Don’t Get Your Hopes Up for Lower Gas Prices

Don’t Get Your Hopes Up for Lower Gas Prices

Gas prices have been slowly trekking higher for five consecutive days.

After several experts predicted that there would be some easing of the pain at the pump, it appears that gas prices are creeping higher once again.

The national average for a gallon of regular gas hit $4.11 on Wednesday, according to AAA data, and prices have been slowly trekking higher for five consecutive days.

“I expect that gasoline prices over the next week to 10 days are going to rise another 5 cents to 10 cents a gallon, which is bad news for the consumer but there’s little we can do about it until there are more oil supplies appear on the market,” Andy Lipow, an analyst at Lipow Oil Associates, told The National Desk.

In an effort to temper high gas prices, the White House has already committed to releasing one million barrels of oil per day from the nation's Strategic Petroleum Reserve and brought back leases for oil and gas drilling on federal lands.

“This just shows you how concerned the administration is about inflation and trying to do anything it can to get more oil supplies to the market,” Lipow noted. “Unfortunately, those new supplies are about a year away.”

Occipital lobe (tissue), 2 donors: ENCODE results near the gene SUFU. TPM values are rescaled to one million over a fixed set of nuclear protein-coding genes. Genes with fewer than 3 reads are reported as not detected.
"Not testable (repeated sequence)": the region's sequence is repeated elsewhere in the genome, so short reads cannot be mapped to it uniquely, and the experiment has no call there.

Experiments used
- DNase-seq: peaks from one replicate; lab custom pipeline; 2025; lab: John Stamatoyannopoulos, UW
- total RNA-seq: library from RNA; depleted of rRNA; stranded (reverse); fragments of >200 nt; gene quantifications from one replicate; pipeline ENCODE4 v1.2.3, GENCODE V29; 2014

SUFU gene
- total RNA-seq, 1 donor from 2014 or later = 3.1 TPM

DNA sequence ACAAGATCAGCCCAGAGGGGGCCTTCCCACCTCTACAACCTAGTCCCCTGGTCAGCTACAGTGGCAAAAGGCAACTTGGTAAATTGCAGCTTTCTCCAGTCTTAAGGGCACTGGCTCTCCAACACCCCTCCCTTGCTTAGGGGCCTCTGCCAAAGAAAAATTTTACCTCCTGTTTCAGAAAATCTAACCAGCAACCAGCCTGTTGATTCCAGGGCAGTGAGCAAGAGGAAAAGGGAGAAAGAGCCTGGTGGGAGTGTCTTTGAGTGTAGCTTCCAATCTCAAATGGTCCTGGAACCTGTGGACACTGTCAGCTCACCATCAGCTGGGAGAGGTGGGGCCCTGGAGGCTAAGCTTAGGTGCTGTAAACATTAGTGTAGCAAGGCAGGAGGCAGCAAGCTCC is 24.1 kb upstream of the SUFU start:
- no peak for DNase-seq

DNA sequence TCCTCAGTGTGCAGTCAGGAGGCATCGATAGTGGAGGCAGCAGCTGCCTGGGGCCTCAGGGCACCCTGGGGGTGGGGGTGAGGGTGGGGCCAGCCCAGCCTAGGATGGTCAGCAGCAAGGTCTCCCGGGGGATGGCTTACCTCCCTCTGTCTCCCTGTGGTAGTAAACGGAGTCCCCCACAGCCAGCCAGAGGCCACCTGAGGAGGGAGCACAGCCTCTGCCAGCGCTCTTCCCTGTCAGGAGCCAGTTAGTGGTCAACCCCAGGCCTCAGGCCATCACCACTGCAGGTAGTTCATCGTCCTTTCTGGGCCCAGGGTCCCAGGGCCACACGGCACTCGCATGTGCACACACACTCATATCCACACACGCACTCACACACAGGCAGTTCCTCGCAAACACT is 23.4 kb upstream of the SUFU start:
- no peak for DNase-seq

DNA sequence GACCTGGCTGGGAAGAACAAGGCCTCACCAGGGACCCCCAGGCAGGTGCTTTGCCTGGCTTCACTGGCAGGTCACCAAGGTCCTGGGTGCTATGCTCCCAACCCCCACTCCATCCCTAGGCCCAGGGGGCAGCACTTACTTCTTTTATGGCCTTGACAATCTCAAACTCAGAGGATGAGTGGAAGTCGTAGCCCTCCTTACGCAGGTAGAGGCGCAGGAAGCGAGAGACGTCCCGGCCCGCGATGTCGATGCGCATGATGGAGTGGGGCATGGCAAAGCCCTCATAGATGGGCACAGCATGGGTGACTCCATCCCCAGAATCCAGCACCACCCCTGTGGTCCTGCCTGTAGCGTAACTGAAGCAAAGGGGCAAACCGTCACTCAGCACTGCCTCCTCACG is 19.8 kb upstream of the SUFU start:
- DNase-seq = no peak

Meanwhile, Patrick De Haan, head of petroleum analysis at GasBuddy, contended that oil prices could play a bigger role in influencing gas prices going forward.

Currently, U.S. crude oil costs $102.54 per barrel, while Brent crude costs $105.49 as of Tuesday, according to the U.S. Energy Information Administration. For reference, when gas prices hit their highest levels in mid-March, U.S. crude oil and Brent crude were about $125 and $130 a barrel, respectively.

“We’ve now seen the national average price of gasoline decline every week for the last month, a feat we most likely would not have expected ahead of summer and given the continued turns in Russia’s war on Ukraine,” De Haan wrote.

“However, the downturn could slow or could even reverse in the days ahead if the rally in oil prices continues,” he said.

De Haan’s comments, however, were quite different just a week ago, when he stated in a blog post that “more good news is on the horizon: the national average this week will likely fall back under the critical $4 per gallon mark.”

The national average for regular gas topped out at a record $4.33 per gallon last month as the Russo-Ukrainian war propelled fears of massive disruptions to global oil supplies.

“I would not be laying odds on DraftKings that $4.33 will be the highest price over the next few months. We may go higher,” Tom Kloza, global head of energy analysis at the Oil Price Information Service, told CNN Business.

“The market is still scary,” he concluded.

Ethen Kim Lieser is a Washington state-based Finance and Tech Editor who has held posts at Google, The Korea Herald, Lincoln Journal Star, AsianWeek, and Arirang TV. Follow or contact him on LinkedIn.

Image: Reuters.